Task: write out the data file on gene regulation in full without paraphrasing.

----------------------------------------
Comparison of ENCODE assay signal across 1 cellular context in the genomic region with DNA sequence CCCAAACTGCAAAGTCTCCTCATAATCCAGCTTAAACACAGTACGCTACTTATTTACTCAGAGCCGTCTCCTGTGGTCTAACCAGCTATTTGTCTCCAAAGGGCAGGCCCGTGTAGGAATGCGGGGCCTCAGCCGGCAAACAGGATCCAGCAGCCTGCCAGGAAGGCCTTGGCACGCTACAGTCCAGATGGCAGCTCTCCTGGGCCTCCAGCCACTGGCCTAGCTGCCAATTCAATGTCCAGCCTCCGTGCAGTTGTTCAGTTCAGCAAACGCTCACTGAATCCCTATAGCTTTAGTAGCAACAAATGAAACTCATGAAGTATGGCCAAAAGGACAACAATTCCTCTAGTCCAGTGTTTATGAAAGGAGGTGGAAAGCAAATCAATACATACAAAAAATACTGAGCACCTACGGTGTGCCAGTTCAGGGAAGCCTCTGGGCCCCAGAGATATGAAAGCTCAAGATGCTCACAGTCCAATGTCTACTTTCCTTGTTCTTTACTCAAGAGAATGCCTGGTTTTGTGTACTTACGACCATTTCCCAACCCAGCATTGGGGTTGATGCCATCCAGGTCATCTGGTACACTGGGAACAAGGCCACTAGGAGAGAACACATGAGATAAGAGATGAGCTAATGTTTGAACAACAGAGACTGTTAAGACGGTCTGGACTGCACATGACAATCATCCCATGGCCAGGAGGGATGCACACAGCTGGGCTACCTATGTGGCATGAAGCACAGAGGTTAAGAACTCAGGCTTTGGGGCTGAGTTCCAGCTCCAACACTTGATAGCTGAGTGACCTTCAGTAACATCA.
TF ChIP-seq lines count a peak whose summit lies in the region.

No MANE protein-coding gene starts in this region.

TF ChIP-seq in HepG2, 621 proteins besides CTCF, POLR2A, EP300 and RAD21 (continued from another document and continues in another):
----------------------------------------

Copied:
Comparison of ENCODE assay signal across 1 cellular context in the genomic region with DNA sequence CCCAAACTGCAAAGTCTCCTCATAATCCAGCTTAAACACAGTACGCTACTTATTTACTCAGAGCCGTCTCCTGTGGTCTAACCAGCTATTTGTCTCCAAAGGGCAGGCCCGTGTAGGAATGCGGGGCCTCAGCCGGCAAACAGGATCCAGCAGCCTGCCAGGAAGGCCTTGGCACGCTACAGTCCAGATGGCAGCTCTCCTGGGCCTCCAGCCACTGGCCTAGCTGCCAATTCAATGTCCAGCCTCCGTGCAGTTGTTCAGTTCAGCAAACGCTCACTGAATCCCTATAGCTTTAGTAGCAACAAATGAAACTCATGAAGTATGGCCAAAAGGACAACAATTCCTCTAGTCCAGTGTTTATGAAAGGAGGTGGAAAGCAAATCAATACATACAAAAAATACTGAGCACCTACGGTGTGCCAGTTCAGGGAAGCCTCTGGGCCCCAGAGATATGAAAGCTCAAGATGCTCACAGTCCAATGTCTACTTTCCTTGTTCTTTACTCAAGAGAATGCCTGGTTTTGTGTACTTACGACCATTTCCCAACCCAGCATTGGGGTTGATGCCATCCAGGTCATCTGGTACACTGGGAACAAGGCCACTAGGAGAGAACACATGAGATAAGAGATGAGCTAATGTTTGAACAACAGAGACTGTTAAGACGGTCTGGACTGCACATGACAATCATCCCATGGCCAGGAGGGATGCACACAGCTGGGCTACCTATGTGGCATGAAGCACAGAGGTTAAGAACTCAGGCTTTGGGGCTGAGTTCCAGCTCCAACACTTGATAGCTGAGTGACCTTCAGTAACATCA.
TF ChIP-seq lines count a peak whose summit lies in the region.

No MANE protein-coding gene starts in this region.

TF ChIP-seq in HepG2, 621 proteins besides CTCF, POLR2A, EP300 and RAD21 (continued from another document and continues in another):